If Victor Hedman‘s recovery fell on the long end, he could have missed as many as six weeks. Instead, he only missed five games for the Tampa Bay Lightning.
He actually beat the three weeks that was considered the low end of that three-to-six week window, playing for Tampa Bay in a 3-1 loss to the Winnipeg Jets on Tuesday. While he didn’t turn the tide for Tampa Bay, he wasn’t a negative presence, either.
Hedman actually logged exactly 25 minutes of ice time in that return. That’s impressive, although head coach Jon Cooper admits that it wasn’t exactly the blueprint, as NHL.com’s Tim Campbell reports.
“[Hedman] is our best defenseman and he probably had to play more minutes than we had planned,” Cooper said. “So we basically had to play the whole first period with five defensemen. But he’s missed three weeks, so it takes a little time to get back in the game. For missing that long, he’s a big part of our team, but he was fine tonight.”
(Dan Girardi was a little banged up in this game, hence the Lightning being limited to “five defensmen.”)
After losing their first two games without Hedman, the Lightning managed a three-game winning streak to cap off his absence heading into the All-Star break. Anton Stralman and Jake Dotchin served as the Lightning’s top pairing with Hedman out, while the big Swede replaced Stralman upon his return. Beyond Hedman’s superlative talent, the Lightning simply piece things together more reasonably with him in the lineup, as Hedman can prop up a player still learning to make it in the NHL in Dotchin while Stralman can provide similar guidance to Mikhail Sergachev (who, for all of his offensive accomplishments, had been a recent healthy scratch).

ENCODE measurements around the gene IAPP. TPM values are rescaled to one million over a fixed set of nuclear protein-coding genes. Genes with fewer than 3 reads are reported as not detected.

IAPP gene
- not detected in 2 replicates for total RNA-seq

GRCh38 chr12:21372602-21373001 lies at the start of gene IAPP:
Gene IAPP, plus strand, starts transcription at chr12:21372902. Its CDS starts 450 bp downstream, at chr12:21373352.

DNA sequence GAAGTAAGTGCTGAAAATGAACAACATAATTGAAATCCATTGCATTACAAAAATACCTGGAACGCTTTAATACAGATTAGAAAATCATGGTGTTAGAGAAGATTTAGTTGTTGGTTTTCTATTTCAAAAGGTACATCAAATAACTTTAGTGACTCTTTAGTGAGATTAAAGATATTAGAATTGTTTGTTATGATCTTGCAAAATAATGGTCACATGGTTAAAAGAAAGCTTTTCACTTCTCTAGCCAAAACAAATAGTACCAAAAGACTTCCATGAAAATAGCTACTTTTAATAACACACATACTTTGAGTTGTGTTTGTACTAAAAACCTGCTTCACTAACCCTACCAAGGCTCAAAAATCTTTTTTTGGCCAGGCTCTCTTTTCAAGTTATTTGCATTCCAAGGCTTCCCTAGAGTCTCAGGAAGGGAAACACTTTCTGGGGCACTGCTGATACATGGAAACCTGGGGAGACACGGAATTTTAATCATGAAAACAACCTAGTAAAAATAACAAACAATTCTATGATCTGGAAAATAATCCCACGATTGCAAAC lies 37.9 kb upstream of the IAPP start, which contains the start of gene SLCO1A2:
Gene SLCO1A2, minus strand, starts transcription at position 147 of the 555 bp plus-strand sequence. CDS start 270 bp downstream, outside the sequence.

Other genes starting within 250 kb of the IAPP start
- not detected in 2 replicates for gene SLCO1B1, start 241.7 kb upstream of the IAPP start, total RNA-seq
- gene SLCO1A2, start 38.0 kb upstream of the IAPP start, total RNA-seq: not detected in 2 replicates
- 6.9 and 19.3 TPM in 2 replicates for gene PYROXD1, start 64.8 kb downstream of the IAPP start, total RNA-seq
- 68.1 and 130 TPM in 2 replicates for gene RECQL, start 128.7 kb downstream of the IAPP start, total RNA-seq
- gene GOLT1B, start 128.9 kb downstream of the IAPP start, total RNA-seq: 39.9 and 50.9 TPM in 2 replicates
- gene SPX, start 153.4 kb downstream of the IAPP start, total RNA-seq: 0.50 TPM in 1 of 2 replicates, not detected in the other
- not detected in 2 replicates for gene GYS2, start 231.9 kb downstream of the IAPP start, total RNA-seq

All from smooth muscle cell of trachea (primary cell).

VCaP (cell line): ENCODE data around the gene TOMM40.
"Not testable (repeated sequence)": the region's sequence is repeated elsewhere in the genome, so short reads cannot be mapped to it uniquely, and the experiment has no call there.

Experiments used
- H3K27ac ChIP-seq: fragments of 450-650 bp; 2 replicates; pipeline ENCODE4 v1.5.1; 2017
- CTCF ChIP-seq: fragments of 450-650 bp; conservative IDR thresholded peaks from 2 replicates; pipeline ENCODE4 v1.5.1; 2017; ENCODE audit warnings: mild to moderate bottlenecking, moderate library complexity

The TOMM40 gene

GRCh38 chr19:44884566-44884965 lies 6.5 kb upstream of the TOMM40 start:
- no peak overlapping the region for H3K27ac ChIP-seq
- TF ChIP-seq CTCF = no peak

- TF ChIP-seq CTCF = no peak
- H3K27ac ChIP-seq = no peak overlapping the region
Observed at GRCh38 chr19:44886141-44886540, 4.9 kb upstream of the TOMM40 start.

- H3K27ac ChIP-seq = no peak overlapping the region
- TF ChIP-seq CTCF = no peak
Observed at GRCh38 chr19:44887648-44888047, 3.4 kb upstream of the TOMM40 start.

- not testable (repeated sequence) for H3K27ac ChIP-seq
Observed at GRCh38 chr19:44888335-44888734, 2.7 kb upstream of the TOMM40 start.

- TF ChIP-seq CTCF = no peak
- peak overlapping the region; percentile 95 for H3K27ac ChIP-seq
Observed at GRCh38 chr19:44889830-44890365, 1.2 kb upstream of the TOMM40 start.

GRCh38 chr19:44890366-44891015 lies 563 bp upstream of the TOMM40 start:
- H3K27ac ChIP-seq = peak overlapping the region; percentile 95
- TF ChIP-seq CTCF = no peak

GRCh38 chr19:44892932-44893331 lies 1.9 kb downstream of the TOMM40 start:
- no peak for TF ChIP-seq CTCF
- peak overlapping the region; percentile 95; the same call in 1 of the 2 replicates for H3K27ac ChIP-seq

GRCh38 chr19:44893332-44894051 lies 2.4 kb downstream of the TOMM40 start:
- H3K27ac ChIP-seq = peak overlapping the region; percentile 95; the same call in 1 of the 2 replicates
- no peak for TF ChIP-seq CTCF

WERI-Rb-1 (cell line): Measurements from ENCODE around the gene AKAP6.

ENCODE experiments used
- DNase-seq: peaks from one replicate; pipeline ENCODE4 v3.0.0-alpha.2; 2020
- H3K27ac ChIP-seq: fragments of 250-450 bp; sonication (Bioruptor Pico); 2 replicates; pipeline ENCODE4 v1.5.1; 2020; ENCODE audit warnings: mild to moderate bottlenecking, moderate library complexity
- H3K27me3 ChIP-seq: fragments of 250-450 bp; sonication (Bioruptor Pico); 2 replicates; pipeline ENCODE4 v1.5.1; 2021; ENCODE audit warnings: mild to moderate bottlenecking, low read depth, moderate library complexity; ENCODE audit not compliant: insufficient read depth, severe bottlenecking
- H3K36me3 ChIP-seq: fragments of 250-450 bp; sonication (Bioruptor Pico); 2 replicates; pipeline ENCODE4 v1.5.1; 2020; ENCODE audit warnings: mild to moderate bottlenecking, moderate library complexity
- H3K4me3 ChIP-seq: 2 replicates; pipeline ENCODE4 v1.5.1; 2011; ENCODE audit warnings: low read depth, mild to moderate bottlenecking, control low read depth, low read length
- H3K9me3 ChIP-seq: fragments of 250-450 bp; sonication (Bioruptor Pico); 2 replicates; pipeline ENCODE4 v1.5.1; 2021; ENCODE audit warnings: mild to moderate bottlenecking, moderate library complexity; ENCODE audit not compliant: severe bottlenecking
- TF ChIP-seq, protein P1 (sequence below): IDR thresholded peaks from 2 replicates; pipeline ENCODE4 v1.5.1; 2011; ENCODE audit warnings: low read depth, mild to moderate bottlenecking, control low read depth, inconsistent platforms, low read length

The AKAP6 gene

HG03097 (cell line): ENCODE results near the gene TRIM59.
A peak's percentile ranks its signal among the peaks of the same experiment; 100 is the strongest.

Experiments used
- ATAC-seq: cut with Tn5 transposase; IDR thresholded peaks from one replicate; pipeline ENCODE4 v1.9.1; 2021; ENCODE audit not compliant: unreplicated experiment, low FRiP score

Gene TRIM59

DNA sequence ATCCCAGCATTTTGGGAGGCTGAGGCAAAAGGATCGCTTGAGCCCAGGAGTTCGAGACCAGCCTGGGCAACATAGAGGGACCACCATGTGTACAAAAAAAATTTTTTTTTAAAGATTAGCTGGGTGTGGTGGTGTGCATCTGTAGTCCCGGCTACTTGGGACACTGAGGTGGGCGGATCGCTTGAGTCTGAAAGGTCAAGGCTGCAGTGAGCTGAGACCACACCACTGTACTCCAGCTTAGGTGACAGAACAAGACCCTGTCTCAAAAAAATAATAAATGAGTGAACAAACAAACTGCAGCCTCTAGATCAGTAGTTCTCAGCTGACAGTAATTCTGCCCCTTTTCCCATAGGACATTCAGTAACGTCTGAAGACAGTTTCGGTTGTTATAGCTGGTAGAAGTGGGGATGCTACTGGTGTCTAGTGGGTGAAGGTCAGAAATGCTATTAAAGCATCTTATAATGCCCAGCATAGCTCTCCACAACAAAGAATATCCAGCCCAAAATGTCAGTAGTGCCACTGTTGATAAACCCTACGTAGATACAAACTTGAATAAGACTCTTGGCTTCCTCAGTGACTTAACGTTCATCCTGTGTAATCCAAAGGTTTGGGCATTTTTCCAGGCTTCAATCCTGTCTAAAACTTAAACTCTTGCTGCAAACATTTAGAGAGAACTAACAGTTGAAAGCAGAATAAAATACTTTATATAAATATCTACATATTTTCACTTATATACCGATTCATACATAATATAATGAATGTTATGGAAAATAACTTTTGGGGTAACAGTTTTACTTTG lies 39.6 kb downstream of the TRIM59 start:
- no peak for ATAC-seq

Generally speaking, the Lightning have been handling the challenges of a lot of road games and Hedman’s injury quite well. They still must weather some storms, though.
They played their last five games on the road, with the All-Star break providing a handy palate cleanser. Even so, they play three more games on this current trip, along with five of their next seven, and eight of their next 12 contests on the road.
Such a stretch might make it tough to totally hold off the red-hot Boston Bruins, who are making a somewhat surprising push for the Atlantic title.
On the other hand, this could be a helpful test for the Lightning. It gives Hedman some time to work his way back to full strength with the playoffs not that far away, and gives a dominant team some experience dealing with adversity during a season where they’ve largely rolled over competition.
Considering that a typical playoff series lasts no longer than two weeks, it’s likely helpful for a team to deal with injuries and other forms of bad luck now rather than trying to shake off those haymakers for the first time during the most important games of the year.
The Lightning now know that they can at least keep their heads above water without Hedman, even if they also realize just how crucial he is.
That said, maybe this is another push for management to add some useful depth to this defense at the trade deadline? Even a team as loaded as the Lightning could use a little help, at least with a Stanley Cup as the ultimate barometer for success in their case.